May 28, 1863
Fayetteville, Fayette county W. V.
May 24th, 1863
Mr. Editor: -- This Regiment received orders at Hurricane Bridge in Putnam county, on the evening of the 12th to strike tents and report without delay at Charleston, Kanawha county, and in obedience to orders we were under way by six o’clock, a.m. We reached the mouth of Coal River by 12 o’clock – left this point at 2 o’clock and reached Charleston at 10 p.m., bivouched for the night. Next morning we went into camp about two miles above the town, pitched or tents and remained there until 12 o’clock Sunday the 17th when we received orders to report immediately to Gauley Bridge. The excitement then commenced and our cotton houses were soon demolished rolled up and packed into wagons. The train started up the river on its west side, the troops embarked upon the steamer Ingomar with the expectation of being landed at Loup Creek, but the boat could not stem Calvin Creek Shoals and consequently we were landed at this place about 11 o’clock at night, here we bivouched for the night, next morning started for Gauley, got within 4 miles of the place the [the] same day, bivouched for the night in an open field on the bare ground, our covering the blue Heavens. In the morning we marched to Gauley reaching there at ten o’clock the 19th. Went to work immediately pitching our tents, but, alas! How uncertain and impermanent are the things of this world, at 2 p.m. orders were received to report immediately to Fayetteville, distance 12 miles we reached there about 9 o’clock. Our forces were then put in position for battle with the expectation of being attacked at any time, for the fires of the rebel camp could be distinctly seen from our position. The enemy made no demonstrations during the night, but the first intelligence we got from them in the morning was bursting of a shell over one of our fortifications, thrown from a rebel gun. This aroused our forces and it was quickly answered from two of our guns, the firing thus commenced continued until 3 o’clock, when the rebels retreated, when this fact became known preperations were immediately made to follow. A detachment of the 2d Virginia Cavalry under Major McMahan was to take the advance, the 91st Ohio, Col. Turley, next; then a section of McMullins Battery; the 12th Ohio and 13th Virginia brought up the rear. We traveled until 2 o’clock a.m. and halted for two hours to rest, at 4 o’clock made a forward movement, at 8 o’clock we came so near the rear of the fleeing rebels that they planted their cannon in or close by the road and with their infantry deployed on the right side of the road they opened fire upon us which checked our advance for a short time, but before we got everything ready for the attack upon them they fled and left the way open to us. Again we moved forward as fast as the men could safely travel, at 6 o’clock we came up with them again at Raleigh, we immediately got two of our guns in position and opened upon them when they fled in great confusion and judging from the suddenness of their flight they were very much alarmed; we remained here all night, next morning some skirmishing parties were sent forward to search the town, to learn whether there were any of the enemy there; your correspondent was one of the party and was the second man to enter the town, but no rebels were to be found. The pursuit here ended and we left again for Fayetteville which we reached at 10 o’clock Saturday the 23d. All well but considerably worn down, having traveled nearly 100 miles in five days. We had one man slightly wounded. Two of their men were killed on Wednesday from our cannon. The object of the raid is not known, but one thing is certain it cost them more than it come to.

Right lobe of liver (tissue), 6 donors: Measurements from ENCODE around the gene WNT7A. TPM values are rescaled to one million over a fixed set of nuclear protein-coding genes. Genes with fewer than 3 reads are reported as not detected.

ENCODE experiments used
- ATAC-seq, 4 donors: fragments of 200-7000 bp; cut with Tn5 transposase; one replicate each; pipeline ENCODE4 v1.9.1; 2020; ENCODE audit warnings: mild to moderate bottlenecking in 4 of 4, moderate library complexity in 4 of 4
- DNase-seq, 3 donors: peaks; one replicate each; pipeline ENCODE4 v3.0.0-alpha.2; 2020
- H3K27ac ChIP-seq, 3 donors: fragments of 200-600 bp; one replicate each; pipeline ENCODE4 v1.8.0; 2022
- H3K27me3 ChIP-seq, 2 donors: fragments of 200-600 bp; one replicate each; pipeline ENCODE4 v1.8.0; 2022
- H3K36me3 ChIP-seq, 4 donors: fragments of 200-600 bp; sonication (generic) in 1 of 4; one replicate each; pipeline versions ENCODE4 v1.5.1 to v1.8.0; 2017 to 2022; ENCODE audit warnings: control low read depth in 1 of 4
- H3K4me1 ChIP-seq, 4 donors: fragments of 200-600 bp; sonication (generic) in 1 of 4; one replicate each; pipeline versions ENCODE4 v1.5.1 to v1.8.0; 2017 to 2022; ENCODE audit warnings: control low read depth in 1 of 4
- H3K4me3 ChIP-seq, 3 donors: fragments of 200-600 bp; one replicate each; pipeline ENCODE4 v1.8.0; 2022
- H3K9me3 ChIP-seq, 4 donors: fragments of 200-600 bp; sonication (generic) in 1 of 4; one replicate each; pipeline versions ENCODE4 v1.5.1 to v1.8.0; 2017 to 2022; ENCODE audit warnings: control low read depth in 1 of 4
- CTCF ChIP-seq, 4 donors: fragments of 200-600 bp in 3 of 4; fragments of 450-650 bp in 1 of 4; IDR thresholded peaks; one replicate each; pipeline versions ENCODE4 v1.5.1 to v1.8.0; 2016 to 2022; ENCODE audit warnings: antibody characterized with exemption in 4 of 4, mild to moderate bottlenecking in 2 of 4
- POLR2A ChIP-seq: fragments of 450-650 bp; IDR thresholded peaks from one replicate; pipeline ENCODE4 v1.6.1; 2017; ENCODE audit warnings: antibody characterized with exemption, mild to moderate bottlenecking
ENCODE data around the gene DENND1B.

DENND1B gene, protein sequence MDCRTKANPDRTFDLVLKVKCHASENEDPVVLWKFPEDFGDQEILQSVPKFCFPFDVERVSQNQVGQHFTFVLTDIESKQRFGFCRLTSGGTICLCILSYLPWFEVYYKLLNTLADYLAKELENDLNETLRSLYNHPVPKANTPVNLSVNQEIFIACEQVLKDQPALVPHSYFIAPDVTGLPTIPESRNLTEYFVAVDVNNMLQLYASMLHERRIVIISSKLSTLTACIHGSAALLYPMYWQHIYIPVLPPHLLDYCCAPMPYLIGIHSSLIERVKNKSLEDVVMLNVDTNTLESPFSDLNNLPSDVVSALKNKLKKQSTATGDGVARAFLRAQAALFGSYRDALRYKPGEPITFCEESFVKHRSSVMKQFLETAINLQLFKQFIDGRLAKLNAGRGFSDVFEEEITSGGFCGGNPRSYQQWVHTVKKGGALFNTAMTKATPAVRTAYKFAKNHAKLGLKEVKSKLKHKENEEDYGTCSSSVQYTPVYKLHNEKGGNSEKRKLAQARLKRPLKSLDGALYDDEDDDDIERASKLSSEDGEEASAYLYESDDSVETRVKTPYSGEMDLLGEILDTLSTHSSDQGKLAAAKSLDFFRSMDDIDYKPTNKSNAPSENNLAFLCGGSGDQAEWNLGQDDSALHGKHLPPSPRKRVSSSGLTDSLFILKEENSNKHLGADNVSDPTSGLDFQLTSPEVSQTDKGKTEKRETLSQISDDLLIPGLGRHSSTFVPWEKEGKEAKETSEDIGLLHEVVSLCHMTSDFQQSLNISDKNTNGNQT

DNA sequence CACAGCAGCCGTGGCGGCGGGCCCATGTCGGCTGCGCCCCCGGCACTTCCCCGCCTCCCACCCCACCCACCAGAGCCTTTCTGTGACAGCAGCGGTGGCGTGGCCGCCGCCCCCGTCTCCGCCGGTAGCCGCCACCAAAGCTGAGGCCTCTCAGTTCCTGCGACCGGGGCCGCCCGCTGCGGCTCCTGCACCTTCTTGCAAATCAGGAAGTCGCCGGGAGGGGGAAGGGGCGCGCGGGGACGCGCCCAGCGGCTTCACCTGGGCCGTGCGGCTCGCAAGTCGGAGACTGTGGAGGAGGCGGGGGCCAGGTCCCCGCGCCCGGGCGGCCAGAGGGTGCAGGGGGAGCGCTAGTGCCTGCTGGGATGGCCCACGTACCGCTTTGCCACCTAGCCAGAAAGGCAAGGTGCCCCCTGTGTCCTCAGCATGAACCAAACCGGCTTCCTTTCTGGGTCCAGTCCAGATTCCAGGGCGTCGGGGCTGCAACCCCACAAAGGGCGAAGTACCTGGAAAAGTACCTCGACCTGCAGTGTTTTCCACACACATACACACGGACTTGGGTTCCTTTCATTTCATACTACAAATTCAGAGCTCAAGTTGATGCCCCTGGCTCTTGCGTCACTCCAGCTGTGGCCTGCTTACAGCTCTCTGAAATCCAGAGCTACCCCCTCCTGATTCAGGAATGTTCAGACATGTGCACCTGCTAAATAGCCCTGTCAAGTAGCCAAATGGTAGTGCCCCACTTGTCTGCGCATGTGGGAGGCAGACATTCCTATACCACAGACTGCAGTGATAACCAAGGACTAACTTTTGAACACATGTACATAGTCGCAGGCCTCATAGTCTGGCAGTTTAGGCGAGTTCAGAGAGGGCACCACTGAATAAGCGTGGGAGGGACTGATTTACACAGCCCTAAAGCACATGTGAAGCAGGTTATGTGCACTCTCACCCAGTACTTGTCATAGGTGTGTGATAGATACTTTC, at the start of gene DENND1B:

W. W. H
Timeline of West Virginia: Civil War and Statehood: May 1863